Muslim Woman/Muslim women: Lived experiences beyond religion and gender in South Asia and its diasporas

Patricia Jeffery, Kaveri Qureshi*

*Corresponding author for this work

Research output: Contribution to journalArticlepeer-review

Abstract

Images of the ‘Muslim Woman’—passive, cloistered, and oppressed—have a long and inglorious history and have often been deployed in wider political debates in South Asia and beyond. However, the ground realities tell a different story: there is no such person as the ‘Muslim Woman’ and this Special Issue presents papers that highlight the diversity of Muslim women’s lives within South Asia and among Muslim women of South Asian heritage in the diaspora. Muslim women often live in economic and political contexts that are hostile to their wellbeing and their experiences are also shot through with their own intersecting identities—region and residence, class, educational and employment opportunities, marital status, stage in the life course, and so forth. Our contributors focus on different arenas to highlight the diverse complexities faced by Muslim women grappling with the exigencies of daily life: engagements with the legal system in relation to marriage and inheritance; performing ‘claims work’ in order to obtain their entitlements from the state; involvement in income-generating work; and the impact of male outmigration on ‘left-behind’ wives.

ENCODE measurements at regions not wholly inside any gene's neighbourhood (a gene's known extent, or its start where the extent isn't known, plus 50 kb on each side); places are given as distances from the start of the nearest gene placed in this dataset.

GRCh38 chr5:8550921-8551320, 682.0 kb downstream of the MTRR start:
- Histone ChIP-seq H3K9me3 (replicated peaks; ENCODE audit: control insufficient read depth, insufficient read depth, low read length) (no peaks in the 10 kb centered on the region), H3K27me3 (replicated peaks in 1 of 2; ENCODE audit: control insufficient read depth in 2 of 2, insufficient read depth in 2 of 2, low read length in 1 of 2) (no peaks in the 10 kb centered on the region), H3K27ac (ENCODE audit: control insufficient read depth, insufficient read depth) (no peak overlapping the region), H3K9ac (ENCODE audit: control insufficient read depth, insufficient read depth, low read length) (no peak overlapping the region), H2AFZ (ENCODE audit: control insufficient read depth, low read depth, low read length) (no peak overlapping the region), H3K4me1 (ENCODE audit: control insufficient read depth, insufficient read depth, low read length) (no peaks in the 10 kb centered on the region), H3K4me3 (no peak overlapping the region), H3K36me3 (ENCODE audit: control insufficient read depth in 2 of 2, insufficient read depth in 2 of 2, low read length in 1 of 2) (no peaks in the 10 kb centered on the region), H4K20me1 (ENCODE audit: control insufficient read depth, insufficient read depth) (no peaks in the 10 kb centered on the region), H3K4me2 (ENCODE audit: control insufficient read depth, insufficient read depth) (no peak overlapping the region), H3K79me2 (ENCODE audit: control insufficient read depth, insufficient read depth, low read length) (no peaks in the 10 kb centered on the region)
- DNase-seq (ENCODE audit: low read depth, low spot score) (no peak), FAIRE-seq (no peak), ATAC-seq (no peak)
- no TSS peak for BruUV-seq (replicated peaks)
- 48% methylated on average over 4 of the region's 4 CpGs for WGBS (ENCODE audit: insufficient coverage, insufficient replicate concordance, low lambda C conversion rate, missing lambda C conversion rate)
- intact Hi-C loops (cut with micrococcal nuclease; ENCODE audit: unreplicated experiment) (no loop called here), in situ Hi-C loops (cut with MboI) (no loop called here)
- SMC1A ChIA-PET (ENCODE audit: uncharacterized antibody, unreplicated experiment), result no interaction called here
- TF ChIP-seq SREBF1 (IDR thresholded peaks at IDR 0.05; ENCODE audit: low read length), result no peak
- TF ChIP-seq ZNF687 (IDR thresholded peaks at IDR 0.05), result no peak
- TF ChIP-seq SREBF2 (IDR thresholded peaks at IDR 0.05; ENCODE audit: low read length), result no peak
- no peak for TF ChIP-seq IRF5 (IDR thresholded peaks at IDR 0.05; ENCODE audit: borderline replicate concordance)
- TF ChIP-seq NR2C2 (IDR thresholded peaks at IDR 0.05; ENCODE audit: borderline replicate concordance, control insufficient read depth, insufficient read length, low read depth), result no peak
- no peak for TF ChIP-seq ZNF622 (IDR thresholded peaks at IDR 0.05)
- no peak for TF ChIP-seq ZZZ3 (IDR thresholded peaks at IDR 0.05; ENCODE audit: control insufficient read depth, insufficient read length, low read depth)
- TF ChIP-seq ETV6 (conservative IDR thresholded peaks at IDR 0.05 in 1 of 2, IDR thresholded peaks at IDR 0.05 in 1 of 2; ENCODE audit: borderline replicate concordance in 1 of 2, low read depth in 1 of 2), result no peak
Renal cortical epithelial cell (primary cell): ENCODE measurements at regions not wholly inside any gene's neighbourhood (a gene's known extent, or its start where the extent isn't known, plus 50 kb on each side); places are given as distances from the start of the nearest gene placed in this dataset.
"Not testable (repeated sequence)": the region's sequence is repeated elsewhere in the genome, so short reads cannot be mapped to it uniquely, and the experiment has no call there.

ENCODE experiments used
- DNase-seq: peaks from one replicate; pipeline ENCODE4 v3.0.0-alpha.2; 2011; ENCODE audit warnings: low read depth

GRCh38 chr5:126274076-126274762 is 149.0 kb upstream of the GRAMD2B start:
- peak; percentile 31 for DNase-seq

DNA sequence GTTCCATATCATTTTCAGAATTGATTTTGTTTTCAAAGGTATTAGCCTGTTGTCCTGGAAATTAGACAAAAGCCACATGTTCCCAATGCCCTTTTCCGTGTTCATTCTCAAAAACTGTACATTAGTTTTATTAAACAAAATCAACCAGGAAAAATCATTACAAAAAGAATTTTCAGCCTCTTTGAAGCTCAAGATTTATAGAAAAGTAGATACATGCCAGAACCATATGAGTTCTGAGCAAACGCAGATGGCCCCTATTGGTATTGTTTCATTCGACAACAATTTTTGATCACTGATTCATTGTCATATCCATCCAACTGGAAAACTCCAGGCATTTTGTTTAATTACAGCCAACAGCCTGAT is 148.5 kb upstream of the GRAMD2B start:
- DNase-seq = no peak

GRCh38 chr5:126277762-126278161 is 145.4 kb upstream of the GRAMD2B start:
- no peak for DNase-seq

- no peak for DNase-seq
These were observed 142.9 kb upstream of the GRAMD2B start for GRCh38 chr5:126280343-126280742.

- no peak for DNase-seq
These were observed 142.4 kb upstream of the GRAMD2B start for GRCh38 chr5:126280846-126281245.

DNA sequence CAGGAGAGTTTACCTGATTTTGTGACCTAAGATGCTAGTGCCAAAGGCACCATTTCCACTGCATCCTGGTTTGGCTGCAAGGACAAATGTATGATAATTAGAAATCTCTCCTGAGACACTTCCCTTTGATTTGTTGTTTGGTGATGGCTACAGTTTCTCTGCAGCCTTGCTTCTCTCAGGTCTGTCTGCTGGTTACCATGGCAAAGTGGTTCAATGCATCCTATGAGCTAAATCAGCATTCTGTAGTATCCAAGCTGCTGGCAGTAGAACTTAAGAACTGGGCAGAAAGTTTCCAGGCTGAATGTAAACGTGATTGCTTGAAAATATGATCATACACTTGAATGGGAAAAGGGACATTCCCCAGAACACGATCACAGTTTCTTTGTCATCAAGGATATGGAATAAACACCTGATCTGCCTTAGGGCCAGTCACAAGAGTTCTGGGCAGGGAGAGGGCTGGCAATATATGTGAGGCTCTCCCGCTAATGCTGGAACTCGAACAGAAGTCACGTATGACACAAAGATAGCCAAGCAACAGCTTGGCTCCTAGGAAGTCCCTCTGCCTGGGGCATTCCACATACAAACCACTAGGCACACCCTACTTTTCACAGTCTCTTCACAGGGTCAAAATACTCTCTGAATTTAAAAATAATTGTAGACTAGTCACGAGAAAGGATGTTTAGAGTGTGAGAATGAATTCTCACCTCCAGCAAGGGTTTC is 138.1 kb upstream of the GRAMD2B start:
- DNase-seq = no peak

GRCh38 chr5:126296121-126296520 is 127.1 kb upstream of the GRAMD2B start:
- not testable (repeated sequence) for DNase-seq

Original languageEnglish
Pages (from-to)1-15
JournalContemporary South Asia
Volume30
Issue number1
Early online date27 Feb 2022
DOIs
Publication statusE-pub ahead of print - 27 Feb 2022

Keywords

  • 'Muslim Woman'
  • Muslim family law
  • 'claims work'
  • income-generating work
  • 'left behind' wives

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